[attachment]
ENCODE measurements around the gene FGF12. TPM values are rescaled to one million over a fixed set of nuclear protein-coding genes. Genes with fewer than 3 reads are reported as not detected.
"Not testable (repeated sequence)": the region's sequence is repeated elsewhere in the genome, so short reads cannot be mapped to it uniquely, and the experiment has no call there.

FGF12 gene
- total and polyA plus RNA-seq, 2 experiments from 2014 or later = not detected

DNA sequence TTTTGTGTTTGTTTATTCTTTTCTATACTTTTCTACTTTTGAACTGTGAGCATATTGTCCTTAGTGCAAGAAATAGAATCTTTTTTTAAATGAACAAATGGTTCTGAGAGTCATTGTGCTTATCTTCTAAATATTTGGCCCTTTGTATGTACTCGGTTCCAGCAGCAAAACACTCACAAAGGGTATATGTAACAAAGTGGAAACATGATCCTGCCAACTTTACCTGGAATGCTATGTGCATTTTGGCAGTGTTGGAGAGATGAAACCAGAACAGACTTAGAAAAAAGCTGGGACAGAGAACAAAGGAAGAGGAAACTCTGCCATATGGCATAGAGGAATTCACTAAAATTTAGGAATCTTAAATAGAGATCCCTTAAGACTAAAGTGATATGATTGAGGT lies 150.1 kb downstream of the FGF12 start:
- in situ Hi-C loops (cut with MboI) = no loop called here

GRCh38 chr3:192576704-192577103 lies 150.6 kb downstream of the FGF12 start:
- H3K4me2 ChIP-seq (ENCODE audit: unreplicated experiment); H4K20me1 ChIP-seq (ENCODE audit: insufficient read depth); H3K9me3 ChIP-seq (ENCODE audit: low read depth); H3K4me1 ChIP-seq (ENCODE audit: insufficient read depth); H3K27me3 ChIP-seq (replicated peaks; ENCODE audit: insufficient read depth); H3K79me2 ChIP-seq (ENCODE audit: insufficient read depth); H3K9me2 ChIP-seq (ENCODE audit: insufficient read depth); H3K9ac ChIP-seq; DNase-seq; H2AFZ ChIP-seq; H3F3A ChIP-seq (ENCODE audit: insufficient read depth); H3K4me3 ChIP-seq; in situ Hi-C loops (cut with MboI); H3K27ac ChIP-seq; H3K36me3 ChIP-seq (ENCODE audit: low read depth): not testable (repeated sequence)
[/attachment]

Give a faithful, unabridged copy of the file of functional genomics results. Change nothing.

ENCODE measurements around the gene FGF12. TPM values are rescaled to one million over a fixed set of nuclear protein-coding genes. Genes with fewer than 3 reads are reported as not detected.
"Not testable (repeated sequence)": the region's sequence is repeated elsewhere in the genome, so short reads cannot be mapped to it uniquely, and the experiment has no call there.

FGF12 gene
- total and polyA plus RNA-seq, 2 experiments from 2014 or later = not detected

DNA sequence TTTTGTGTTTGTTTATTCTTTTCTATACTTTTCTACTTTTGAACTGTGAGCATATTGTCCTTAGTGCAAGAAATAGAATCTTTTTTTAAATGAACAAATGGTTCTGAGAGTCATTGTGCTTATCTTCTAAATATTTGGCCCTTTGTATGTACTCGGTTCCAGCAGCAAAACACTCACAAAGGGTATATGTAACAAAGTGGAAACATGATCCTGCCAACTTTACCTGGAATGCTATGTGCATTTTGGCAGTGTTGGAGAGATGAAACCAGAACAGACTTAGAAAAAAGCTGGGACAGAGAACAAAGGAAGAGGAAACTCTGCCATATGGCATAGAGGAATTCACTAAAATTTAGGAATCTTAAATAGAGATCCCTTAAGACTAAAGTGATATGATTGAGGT lies 150.1 kb downstream of the FGF12 start:
- in situ Hi-C loops (cut with MboI) = no loop called here

GRCh38 chr3:192576704-192577103 lies 150.6 kb downstream of the FGF12 start:
- H3K4me2 ChIP-seq (ENCODE audit: unreplicated experiment); H4K20me1 ChIP-seq (ENCODE audit: insufficient read depth); H3K9me3 ChIP-seq (ENCODE audit: low read depth); H3K4me1 ChIP-seq (ENCODE audit: insufficient read depth); H3K27me3 ChIP-seq (replicated peaks; ENCODE audit: insufficient read depth); H3K79me2 ChIP-seq (ENCODE audit: insufficient read depth); H3K9me2 ChIP-seq (ENCODE audit: insufficient read depth); H3K9ac ChIP-seq; DNase-seq; H2AFZ ChIP-seq; H3F3A ChIP-seq (ENCODE audit: insufficient read depth); H3K4me3 ChIP-seq; in situ Hi-C loops (cut with MboI); H3K27ac ChIP-seq; H3K36me3 ChIP-seq (ENCODE audit: low read depth): not testable (repeated sequence)